AS AUSLIN demonstrates, China is the prime exemplar of these developments. Chinese economic statistics, never fully reliable, continue to be adjusted downward. Wages have risen sharply over the past decade; indeed, for several years, the minimum wage was growing at double digits—as high as 18 percent. The Chinese banking system remains opaque, and bank balance sheets are unreliable, as they continue to overstate the value of their assets, notably state-owned enterprises (SOEs). Moreover, obtaining financing in China often requires connections in Beijing, further undermining the efficiency of the banking system. Finally, local and provincial regulations often impede business growth, while corruption, particularly at those levels, remains rampant, despite President Xi Jinping’s ongoing efforts to clean house. Lastly, Auslin rightly identifies yet another scourge that China—and other Asian economies—suffer from: Mafia-like intimidation, or worse, of foreign investors. Not surprisingly, companies that are contemplating investment in East Asia are looking more and more at Vietnam, Malaysia or Indonesia, or even the Philippines, rather than risk shrinking margins in China.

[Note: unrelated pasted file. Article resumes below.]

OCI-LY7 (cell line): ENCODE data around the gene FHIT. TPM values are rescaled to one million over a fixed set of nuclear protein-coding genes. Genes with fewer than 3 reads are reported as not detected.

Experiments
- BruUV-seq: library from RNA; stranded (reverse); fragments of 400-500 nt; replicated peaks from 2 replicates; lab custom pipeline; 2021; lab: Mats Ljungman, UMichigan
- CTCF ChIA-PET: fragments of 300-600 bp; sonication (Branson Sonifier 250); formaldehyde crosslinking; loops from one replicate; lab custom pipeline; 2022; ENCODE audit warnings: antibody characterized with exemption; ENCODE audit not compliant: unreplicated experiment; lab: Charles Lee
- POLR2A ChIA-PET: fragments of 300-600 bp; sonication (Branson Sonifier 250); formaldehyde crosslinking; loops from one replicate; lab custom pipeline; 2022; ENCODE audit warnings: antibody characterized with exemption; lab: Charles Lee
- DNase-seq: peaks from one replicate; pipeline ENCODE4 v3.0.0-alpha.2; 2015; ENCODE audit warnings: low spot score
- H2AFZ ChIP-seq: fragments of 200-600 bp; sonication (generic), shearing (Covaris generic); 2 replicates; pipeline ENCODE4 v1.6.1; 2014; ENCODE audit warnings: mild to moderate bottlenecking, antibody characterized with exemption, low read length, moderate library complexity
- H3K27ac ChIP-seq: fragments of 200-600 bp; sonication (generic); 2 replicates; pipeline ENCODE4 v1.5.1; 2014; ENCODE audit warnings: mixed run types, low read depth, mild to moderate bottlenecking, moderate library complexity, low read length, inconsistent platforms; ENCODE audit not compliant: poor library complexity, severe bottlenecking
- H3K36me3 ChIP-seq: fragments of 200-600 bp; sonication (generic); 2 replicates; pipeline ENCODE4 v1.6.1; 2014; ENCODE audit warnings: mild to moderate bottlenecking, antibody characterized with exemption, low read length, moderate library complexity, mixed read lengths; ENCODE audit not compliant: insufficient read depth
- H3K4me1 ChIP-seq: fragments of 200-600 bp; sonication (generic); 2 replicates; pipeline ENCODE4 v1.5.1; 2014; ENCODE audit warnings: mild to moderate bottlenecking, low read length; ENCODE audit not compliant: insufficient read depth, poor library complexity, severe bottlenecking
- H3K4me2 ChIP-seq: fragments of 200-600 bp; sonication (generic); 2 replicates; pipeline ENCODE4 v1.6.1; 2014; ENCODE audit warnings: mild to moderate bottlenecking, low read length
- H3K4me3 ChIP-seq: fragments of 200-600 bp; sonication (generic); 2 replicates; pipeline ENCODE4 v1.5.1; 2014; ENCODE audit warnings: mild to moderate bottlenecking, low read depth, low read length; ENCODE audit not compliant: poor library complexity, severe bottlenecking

The SOEs are an albatross around China’s economic neck, yet even the increasingly powerful Xi, recently crowned China’s “core leader,” has been unable to shut most of them down. The management, ownership and finances of many private businesses also are opaque. Often, businesses that are nominally private are actually owned by the government through a complex chain of holding companies. This is particularly the case with respect to firms in the high-tech and aerospace sectors.
The era of untrammeled Chinese economic growth appears to be over—and that development naturally does not account for whatever actions a new Trump administration will take to even the playing field of Chinese-American trade. Should the administration initiate steps that would lead to a trade war with Beijing, it would seriously affect the American economy, but devastate China’s. U.S. economic fundamentals are strong, and may even be getting stronger, while China, as Auslin notes, has not yet achieved sustainable development. China’s economic vicissitudes are far from over.
It is not clear to what extent the Trump administration will also identify a playing field with Japan that it will seek to “level” with respect to trade. Prime Minister Shinzo Abe made a point out of being the first foreign leader to visit the president-elect, and emerged from their meeting satisfied that Donald Trump had acquired a much better understanding of Japan’s importance as an American ally. Abe has pushed the Japanese political, military and economic envelope well beyond previous limits. But his efforts to stimulate an economy that has sagged for more than two decades have yielded significantly fewer results than he and his voters anticipated. Japan, once the world’s leader in a myriad of industries ranging from shipbuilding to electronics to semiconductors, leads only in automobiles today—and even then, the emergence of driverless automobiles may rob Japan of its leadership in that field as well.